Levivirus is a genus of viruses, in the family Leviviridae. Enterobacteria serve as natural hosts. There are currently only two species in this genus including the type species Enterobacteria phage MS2. Group: ssRNA(+) Order: Unassigned Family: Leviviridae Genus: Levivirus Enterobacteria phage BZ13 Enterobacteria phage MS2 Viruses in Levivirus are non-enveloped, with icosahedral and Spherical geometries, and T=3 symmetry. The diameter is around 26 nm. Genomes are linear and non-segmented, around 4kb in length. The genome codes for 4 proteins. Entry into the host cell is achieved by adsorption into the host cell. Replication follows the positive stranded RNA virus replication model. Positive stranded RNA virus transcription is the method of transcription. The virus exits the host cell by bacteria lysis. Enterobacteria serve as the natural host. "Viral Zone". ExPASy. Retrieved 15 June 2015. ICTV. "Virus Taxonomy: 2014 Release". Retrieved 15 June 2015. Viralzone: Levivirus ...
Viral Biorealm Family}} ==Baltimore Classification== Leviviridae; Levivirus ==Higher Order Categories== Family: Leviviridae Genus: Levivirus Species: Enterobacteria phage BZ13, Enterobacteria phage MS2[4] ==Description and Significance== ssRNA positive-strand viruses, no DNA stage Levivirus is one of two known genera of the family Leviviridae, with Allolevivirus being the other. It replicates in only three bacteria genera: Escherichia, Pseudomonas, and Caulobacter. The virus attaches to the pili, sometimes the virion receptor site, and transiently exposes viral RNA while penetrating the cell [2]. The family Leviviridae is found to have one of the fastest known mutation rates, at 10-3 bp/replication, but also one of the smallest genomes at 4,268 nt which code for 4 protein subunits [3]. The distinguishing factor of levivirus is a cell-lysis protein coded within its genome, something that is absent in allelovirus. In 1976 the species Enterobacteria phage MS2 became the first organism ever to have ...
The detection and quantification of enteric RNA viruses is based on isolation of viral RNA from the sample followed by quantitative reverse transcription polymerase chain reaction (RT-qPCR). To control the whole process of analysis and in order to guarantee the validity and reliability of results, process control viruses (PCV) are used. The present article describes the process of preparation and use of such PCV- MS2 phage-like particles (MS2 PLP) - in RT-qPCR detection and quantification of enteric RNA viruses. The MS2 PLP were derived from bacteriophage MS2 carrying a unique and specific de novo-constructed RNA target sequence originating from the DNA of two extinct species. The amount of prepared MS2 particles was quantified using four independent methods - UV spectrophotometry, fluorimetry, transmission electron microscopy (TEM) and a specifically developed duplex RT-qPCR. To evaluate the usefulness of MS2 PLP in routine diagnostics different matrices known to harbor enteric RNA viruses (swab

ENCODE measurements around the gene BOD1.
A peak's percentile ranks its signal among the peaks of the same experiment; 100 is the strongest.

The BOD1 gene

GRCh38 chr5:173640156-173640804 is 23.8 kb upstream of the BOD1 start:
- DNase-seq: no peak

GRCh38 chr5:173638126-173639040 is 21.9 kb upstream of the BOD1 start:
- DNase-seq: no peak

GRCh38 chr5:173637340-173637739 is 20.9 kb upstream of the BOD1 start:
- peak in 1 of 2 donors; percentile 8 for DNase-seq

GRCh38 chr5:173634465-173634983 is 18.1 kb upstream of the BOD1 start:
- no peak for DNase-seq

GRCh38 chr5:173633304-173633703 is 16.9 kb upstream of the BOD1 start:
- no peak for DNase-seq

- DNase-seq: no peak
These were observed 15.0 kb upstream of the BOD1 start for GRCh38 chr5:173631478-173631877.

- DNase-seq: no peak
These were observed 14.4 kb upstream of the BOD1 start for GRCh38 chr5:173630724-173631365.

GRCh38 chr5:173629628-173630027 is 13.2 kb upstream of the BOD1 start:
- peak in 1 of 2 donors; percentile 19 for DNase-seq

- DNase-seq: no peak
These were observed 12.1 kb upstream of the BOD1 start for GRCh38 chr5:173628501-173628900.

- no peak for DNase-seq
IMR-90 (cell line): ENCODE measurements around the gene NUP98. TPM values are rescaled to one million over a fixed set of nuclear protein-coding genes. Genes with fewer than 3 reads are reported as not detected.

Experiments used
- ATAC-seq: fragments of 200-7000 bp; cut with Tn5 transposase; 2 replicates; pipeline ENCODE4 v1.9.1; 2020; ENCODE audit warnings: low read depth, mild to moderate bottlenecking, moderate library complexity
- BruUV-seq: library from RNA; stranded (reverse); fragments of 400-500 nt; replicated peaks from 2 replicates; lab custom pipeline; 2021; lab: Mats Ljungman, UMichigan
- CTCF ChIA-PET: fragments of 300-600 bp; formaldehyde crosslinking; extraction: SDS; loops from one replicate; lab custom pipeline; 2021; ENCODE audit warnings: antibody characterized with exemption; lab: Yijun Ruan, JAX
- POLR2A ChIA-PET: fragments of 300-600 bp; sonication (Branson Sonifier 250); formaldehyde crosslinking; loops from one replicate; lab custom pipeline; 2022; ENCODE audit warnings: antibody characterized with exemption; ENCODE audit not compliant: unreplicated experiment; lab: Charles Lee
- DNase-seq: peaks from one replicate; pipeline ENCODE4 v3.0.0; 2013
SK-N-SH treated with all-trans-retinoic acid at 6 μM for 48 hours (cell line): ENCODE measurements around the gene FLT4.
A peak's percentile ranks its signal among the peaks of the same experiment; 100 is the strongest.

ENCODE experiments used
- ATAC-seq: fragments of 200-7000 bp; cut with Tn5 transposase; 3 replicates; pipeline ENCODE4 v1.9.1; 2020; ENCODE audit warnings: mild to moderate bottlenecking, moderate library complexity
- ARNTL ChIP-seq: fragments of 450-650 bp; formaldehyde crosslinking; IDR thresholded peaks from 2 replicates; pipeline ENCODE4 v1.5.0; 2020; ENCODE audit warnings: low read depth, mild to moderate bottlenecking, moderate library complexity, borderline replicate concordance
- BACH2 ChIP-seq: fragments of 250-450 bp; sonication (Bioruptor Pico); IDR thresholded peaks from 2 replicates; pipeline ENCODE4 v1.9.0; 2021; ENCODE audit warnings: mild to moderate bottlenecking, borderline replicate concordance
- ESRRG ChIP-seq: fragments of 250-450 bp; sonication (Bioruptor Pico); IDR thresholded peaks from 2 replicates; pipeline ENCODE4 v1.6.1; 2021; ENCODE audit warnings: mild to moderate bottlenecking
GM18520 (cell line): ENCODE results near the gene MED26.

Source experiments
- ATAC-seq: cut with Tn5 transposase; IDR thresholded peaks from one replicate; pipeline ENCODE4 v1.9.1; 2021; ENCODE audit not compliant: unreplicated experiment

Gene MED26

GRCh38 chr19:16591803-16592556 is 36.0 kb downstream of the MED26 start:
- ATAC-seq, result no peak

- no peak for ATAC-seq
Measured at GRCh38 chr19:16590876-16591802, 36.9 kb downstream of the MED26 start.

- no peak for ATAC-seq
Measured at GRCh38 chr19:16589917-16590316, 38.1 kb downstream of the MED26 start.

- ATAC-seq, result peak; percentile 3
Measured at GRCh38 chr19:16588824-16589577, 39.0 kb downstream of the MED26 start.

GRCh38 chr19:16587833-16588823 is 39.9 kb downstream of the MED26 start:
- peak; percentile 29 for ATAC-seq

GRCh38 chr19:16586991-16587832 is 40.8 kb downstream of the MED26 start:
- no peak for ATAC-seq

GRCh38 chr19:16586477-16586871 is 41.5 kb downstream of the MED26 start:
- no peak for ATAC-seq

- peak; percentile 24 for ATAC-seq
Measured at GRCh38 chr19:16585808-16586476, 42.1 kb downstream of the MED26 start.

The Ty3 retrotransposon assembles into 50-nm virus-like particles that occur in large intracellular clusters in the case of wild-type (wt) Ty3. Within these particles, maturation of the Gag3 and Gag3-Pol3 polyproteins by Ty3 protease produces the structural proteins capsid (CA), spacer, and nucleocapsid. Secondary and tertiary structure predictions showed that, like retroviral CA, Ty3 CA contains a large amount of helical structure arranged in amino-terminal and carboxyl-terminal bundles. Twenty-six mutants in which alanines were substituted for native residues were used to study CA subdomain functions. Transposition was measured, and particle morphogenesis and localization were characterized by analysis of protein processing, cDNA production, genomic RNA protection, and sedimentation and by fluorescence and electron microscopy. These measures defined five groups of mutants. Proteins from each group could be sedimented in a large complex. Mutations in the amino-terminal domain reduced the ...
Conservation of information between prokaryotic and eukaryotic regulatory proteins and their cognate binding sites on DNA and RNA (operators and response elements) has been observed and is proposed as a basis for site-specific recognition. We present anal